The microbiome in autoinflammatory diseases: a missing link?

We are not alone.  Right now, there are over 500 species of bacteria living in your mouth.  Each part of your gut (stomach, small intestine, large intestine) provides a home to 1000 unique bacterial species.  There are many more bacteria living on your skin and in every orifice in your body.  Microbes make up (at least half of) who we are.  We are a walking ecosystem with an incredible diversity of organisms unique to us, and in more ways than one, they make up who we are and what we do.

This “cloud” of  microbes that lives in and on us (called the “microbiome”) provides essential functions for our well-being.   Microbes help to digest our food, produce valuable nutrients, and prevent the growth of “bad” bacteria from harming us.  In exchange, we provide the bacteria with a warm, humid, protected place to live.  What a deal!

But could there a role of the microbiome in autoinflammatory diseases, given that most of these diseases are genetically determined?

Let’s look at familial Mediterranean fever (FMF), the most common inherited autoinflammatory disease.  In medical school, I learned that FMF is a genetic disease that requires inheriting two mutated copies of the MEFV (MEditerranean FeVer) gene.  However, this theory does not fully explain what I actually see in practice.  First, there are many patients with FMF that have only one mutated gene –and some patients with FMF have no mutated genes at all!  Second, if FMF is a genetic disease, and you always carry the faulty genes with you, why does it often take many years for patients to develop their first symptoms of FMF?  Third, what triggers the attacks, and what makes them go away?  Finally, why is the severity of FMF is dependent on the country where you live?

It is possible that the microbiome helps to explain some of these differences.  Researchers have known for years that if you are an Armenian with FMF living in Armenia, your disease is more severe than if you were living in the US.  Similarly, a Turkish patient living in Turkey has more severe disease than a Turkish patient in Germany.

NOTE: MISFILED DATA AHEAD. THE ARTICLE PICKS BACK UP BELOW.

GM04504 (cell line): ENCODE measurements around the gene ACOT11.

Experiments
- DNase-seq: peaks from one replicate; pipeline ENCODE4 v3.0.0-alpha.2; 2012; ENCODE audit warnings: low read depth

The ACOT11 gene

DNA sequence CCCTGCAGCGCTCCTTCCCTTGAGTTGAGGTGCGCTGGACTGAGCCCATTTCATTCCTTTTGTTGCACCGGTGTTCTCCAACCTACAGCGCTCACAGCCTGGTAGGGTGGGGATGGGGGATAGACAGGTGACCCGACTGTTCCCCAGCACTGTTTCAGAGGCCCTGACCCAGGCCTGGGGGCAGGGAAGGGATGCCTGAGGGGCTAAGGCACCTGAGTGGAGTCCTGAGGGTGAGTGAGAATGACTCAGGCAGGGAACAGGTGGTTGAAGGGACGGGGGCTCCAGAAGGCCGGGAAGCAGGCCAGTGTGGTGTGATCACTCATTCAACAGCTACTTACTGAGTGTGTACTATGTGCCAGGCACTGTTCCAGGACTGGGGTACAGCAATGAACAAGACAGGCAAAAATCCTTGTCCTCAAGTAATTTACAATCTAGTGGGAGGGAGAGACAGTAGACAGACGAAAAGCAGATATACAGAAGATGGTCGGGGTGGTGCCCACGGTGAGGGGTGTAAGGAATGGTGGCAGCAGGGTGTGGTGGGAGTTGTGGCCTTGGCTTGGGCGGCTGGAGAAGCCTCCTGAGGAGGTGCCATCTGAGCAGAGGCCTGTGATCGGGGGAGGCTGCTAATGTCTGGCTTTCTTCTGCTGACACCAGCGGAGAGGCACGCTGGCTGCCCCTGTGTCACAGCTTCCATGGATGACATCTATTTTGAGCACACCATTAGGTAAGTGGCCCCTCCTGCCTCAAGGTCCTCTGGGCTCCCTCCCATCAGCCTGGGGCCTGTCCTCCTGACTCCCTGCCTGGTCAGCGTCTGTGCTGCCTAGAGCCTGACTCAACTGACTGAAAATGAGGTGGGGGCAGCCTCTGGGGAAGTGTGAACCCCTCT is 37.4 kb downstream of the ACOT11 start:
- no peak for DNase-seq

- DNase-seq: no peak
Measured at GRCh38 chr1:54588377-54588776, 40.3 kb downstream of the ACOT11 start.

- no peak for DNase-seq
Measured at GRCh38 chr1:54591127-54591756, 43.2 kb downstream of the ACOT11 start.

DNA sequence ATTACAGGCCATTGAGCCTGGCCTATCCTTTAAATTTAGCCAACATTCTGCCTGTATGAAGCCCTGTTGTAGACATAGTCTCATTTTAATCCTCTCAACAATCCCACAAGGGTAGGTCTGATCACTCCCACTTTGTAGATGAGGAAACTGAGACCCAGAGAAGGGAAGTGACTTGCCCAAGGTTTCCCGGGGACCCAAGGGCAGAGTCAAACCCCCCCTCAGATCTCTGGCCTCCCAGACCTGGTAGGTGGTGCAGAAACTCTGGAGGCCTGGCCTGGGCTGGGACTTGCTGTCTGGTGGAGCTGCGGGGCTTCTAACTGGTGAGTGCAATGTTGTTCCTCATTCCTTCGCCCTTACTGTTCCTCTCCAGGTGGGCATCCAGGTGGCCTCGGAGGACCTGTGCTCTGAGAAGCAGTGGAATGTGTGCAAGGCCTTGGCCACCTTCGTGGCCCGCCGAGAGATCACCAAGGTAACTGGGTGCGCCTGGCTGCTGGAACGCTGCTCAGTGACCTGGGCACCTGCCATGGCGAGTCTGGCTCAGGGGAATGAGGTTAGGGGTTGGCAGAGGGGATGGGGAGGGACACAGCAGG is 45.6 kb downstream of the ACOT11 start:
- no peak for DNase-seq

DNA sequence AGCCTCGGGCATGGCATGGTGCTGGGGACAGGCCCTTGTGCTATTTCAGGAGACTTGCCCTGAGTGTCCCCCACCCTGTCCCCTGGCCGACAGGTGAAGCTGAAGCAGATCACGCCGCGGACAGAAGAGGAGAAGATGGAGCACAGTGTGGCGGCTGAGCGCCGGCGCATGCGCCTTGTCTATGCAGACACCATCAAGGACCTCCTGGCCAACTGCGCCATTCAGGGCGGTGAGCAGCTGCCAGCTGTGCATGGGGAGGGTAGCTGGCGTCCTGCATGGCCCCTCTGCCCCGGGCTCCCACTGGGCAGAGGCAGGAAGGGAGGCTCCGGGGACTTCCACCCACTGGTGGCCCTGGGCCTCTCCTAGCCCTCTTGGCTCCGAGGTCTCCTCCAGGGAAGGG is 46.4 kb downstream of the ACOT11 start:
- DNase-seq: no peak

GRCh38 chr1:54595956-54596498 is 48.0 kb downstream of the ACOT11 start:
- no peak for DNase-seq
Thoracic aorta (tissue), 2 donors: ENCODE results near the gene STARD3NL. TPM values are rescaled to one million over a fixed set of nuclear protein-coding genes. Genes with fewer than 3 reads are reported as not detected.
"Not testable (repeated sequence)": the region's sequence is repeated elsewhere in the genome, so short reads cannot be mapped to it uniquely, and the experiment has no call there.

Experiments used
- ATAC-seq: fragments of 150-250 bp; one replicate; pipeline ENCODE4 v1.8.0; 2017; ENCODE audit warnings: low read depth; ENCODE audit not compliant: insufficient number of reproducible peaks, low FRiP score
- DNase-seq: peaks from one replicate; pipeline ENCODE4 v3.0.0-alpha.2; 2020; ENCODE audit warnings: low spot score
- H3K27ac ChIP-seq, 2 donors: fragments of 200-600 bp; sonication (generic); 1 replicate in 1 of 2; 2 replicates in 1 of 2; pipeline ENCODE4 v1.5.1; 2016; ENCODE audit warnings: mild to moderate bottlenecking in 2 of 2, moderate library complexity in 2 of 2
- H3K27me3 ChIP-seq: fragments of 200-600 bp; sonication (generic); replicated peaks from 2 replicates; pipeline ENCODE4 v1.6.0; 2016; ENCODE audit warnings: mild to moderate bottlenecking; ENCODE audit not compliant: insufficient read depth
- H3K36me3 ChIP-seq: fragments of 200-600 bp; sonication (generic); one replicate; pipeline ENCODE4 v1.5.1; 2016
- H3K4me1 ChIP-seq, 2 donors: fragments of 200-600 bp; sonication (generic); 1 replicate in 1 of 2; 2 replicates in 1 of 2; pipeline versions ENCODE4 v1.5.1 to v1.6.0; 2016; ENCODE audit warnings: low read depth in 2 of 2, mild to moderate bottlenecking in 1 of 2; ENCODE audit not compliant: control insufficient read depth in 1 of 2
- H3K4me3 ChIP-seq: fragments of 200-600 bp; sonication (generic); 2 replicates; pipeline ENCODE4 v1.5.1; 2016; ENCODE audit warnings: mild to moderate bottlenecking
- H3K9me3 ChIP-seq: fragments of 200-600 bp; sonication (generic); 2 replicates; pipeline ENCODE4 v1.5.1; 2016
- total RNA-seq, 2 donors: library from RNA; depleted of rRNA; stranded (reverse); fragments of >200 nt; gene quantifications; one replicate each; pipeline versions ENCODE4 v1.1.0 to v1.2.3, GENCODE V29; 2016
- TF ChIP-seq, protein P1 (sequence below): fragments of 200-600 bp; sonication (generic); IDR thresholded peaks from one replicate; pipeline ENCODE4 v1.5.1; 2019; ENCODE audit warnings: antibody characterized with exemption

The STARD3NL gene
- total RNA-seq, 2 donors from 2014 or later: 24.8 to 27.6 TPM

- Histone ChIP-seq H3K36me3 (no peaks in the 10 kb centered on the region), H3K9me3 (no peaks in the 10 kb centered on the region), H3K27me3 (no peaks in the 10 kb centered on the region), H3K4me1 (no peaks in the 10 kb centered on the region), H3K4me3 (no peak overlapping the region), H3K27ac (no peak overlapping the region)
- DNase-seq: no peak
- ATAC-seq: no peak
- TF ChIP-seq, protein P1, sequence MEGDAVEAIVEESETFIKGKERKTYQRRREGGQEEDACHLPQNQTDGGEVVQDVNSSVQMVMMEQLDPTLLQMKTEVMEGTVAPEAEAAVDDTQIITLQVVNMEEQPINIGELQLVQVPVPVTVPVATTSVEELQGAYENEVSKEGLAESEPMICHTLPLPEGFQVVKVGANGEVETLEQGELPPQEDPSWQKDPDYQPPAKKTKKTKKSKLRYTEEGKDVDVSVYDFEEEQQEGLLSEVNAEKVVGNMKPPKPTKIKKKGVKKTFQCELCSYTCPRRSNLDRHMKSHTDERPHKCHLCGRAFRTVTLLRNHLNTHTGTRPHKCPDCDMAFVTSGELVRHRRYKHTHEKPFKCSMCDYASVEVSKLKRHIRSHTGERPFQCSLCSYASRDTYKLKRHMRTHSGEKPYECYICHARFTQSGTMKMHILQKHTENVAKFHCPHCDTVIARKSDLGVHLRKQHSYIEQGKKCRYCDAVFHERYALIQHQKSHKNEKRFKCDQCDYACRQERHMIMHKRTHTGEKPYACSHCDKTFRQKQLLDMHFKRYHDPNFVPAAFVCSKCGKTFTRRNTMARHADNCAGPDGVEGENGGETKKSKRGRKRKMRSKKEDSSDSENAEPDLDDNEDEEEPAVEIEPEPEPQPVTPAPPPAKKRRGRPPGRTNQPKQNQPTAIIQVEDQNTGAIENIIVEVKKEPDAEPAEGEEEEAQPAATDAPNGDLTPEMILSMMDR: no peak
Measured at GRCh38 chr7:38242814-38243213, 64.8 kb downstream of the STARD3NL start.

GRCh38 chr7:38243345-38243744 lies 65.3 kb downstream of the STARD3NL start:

More recently, researchers have also shown that the country where you live helps to determine the composition of your microbiome:  if you live in Venezuela, for example, you will have a different microbiome than if you lived in Vermont.  Your microbiome also changes as you age.

An interesting theory from mice

Last month, a study of autoinflammatory disease in mice showed a remarkable effect of diet and the microbiome on disease severity.  These mice inherit two mutated copies of a gene that cause a disease similar to the human autoinflammatory disease chronic recurrent multifocal osteomyelitis.  When fed a normal low-fat diet, all mice develop the disease.  However, researchers found that if they instead feed the mice a high-fat diet, it changes their microbiome and they don’t get sick!  In addition, by transferring bacteria between healthy and diseased mice (via a fecal transplant), researchers could “give” the disease to some mice, while “protecting” others.

In these mice, it seems that diet determines the variety of bacteria that grow in the gut, and this mix of bacteria determines how much inflammation is produced in the gut, which in turn determines whether the mice will develop the disease.

What this study shows is that even though the mice were genetically determined to develop an autoinflammatory disease, whether or not they actually developed the disease depended on their diet, and in turn, on their gut microbiome.

It remains to be seen whether diet and the microbiome can have such powerful effects on the severity of human autoinflammatory diseases such as FMF.


What do you think?  Have you noted that your diet or country of residence influenced the severity of your autoinflammatory disease?


Interested in seeing how I wrote this essay?  Take a look at my Slow TV video to find out exactly how it was done!